by Nathan Skytta || AHL On The Beat Archive
For the Norfolk Admirals, January 15th, 2011 brought upon one of the most anticipated home games of the entire season. It was not a night where the Admirals would take on a long-time rival at Scope nor was it a night where a fan would get the chance to win a free car.
It was a night where the Admirals players along with 8,103 of their fans packed Scope to help fight breast cancer. This fight was not one that would result in a five-minute major penalty for the players nor would it result in a fan being ejected. What it resulted in was possibly saving many lives down the road.
The ice was dyed pink and fans traded their blue and white jerseys for pink shirts showing their dedication to the fight. Tonight was the night that the Admirals and their fans aimed to raise awareness in the cause against breast cancer and to raise money for the Tidewater Affiliate of Susan G. Komen for the Cure.
Pink in the Rink 2011 marked the fourth consecutive season that the Admirals and Komen have joined together to help raise awareness and to collect the money that will help to one day find the cure this world needs to defeat the debilitating disease. The Admirals and Susan G. Komen for the Cure have teamed together to help raise tens of thousands of dollars over these last four years.
According to Susan G. Komen for the Cure’s website, more than 1.3 million people (both men and women) are diagnosed annually with breast cancer. Despite the advancement in technology, there is still no cure for the disease. However, there is hope and that’s one thing the disease can’t take away from a person.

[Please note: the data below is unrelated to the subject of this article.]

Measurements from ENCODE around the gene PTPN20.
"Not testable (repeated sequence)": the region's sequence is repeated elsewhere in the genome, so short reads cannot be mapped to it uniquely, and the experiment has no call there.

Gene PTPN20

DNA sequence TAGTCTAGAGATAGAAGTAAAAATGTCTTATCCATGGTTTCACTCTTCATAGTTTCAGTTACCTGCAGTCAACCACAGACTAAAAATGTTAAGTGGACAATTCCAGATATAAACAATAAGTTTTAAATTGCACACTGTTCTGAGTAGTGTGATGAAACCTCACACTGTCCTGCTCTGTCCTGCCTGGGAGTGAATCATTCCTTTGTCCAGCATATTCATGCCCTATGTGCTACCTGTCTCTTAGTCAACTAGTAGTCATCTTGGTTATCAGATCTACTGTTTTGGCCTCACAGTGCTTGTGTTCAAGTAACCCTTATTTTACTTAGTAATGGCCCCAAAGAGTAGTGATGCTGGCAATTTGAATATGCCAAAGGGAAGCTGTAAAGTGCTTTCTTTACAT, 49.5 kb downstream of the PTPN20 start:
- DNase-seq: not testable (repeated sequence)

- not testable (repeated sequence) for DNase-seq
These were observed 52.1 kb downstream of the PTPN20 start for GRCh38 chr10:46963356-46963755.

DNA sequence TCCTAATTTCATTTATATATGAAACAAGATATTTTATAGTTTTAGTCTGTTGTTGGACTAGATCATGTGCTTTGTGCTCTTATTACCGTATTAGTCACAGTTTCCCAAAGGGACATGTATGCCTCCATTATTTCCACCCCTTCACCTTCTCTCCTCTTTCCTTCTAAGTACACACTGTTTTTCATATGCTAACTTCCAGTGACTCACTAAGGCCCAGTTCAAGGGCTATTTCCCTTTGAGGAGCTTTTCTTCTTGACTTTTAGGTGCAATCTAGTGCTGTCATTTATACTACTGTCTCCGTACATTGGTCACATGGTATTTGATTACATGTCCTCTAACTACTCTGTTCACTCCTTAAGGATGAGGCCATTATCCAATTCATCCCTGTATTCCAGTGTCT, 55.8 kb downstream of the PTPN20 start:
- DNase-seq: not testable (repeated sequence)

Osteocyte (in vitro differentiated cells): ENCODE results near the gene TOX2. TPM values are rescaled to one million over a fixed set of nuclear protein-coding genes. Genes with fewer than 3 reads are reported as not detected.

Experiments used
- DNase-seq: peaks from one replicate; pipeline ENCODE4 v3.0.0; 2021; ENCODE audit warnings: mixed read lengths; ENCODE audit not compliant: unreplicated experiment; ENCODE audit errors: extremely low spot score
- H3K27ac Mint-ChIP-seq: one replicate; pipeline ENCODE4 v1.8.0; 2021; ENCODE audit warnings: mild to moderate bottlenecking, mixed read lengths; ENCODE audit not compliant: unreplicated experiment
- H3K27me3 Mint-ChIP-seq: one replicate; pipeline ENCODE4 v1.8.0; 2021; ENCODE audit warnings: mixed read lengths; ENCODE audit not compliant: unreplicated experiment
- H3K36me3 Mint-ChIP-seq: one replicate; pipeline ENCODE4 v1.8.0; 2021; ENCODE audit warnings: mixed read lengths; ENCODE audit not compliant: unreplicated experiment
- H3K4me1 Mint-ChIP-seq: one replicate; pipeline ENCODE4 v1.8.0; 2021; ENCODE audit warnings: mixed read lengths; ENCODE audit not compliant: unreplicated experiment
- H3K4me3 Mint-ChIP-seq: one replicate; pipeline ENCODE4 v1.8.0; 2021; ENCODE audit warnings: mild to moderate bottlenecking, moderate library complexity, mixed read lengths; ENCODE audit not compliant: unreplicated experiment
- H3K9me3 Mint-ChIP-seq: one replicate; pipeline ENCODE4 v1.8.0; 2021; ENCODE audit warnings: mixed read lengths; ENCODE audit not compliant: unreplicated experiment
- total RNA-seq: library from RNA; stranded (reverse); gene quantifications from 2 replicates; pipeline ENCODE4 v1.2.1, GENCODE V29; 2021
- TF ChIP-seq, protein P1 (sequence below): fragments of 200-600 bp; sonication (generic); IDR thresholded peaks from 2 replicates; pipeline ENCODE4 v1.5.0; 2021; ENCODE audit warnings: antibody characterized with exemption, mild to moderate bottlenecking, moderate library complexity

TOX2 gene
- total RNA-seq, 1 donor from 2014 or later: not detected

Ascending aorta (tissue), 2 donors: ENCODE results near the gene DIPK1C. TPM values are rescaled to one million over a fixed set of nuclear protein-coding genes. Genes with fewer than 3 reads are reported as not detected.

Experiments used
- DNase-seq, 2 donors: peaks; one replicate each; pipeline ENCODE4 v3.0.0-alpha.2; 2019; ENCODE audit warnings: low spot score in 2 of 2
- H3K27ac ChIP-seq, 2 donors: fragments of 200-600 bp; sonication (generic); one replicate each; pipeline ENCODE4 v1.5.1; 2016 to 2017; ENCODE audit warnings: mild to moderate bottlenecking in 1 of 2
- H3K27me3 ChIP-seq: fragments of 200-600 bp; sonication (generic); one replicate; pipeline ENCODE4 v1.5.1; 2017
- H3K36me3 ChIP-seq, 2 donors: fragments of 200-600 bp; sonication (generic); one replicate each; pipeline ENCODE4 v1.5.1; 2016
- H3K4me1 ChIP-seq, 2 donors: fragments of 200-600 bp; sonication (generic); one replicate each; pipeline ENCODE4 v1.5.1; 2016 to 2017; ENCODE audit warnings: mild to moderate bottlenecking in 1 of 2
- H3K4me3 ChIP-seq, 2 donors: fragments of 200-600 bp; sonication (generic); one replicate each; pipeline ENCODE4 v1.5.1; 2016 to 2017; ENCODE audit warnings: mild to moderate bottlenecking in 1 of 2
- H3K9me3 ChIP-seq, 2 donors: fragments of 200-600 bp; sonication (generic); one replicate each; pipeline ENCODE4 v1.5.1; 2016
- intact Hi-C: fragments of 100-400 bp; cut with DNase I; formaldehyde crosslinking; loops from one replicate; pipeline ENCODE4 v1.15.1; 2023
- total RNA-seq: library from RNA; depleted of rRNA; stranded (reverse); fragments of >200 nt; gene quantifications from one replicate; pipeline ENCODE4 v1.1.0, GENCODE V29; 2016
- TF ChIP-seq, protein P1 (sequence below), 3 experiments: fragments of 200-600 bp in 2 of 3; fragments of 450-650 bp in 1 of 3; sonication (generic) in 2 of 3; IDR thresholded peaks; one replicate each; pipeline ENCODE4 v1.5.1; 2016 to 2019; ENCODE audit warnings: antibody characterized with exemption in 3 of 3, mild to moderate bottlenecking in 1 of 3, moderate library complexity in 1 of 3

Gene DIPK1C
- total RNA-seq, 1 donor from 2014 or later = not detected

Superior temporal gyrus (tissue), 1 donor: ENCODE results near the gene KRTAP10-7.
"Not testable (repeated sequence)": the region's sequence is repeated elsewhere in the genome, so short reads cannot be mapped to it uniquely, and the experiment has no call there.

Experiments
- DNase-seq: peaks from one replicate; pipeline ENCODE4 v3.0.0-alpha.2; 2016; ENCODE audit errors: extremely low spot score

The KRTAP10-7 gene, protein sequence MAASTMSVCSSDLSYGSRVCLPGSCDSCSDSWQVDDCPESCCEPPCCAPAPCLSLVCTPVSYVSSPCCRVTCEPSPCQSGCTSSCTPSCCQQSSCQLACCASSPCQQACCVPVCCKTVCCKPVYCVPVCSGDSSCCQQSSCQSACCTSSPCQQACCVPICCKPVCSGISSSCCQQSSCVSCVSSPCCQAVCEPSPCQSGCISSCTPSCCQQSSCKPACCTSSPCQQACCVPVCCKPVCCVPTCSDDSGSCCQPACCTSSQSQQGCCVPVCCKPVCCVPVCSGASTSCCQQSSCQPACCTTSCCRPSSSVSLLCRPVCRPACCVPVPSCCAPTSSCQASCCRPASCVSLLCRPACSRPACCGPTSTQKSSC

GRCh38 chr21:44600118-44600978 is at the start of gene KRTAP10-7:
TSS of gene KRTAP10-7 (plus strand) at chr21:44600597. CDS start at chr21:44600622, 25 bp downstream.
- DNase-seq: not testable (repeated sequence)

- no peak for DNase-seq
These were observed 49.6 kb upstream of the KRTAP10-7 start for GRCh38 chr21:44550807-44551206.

"One in eight women nationally and one in six women in Hampton Roads is diagnosed each year with breast cancer. That’s a remarkable number when you look at it as a whole," remarked Karen Zablocki, an Administrator with the Tidewater Affiliate of Susan G. Komen for the Cure. "Just think of all the women that are in your life. You never know which one could be diagnosed next."
The Admirals and Susan G. Komen for the Cure Tidewater affiliate have declared a mission to help spread the hope and knowledge throughout Hampton Roads by raising awareness and money for the fight against breast cancer.
The first Pink in the Rink took place on January 12, 2008 and became a bit of a challenge. The ice had turned a dark-fuchsia color and the players and officials could barely see the lines.
"When Bernie [former Admirals Vice President and Assistant General Manager Mark Bernard] called me first thing in the morning because the players and officials couldn’t see the ice, I thought we were in trouble. But we put our minds together and figured out a solution," stated Charlie Colón, Director of Group Sales for the Norfolk Admirals.
Since that night, Rich Cubin and his ice crew have done a great job formulating the pink ice," stated Colón. "It has become a night that everyone involved highlights in September and is one of the best nights to be at an Admirals game."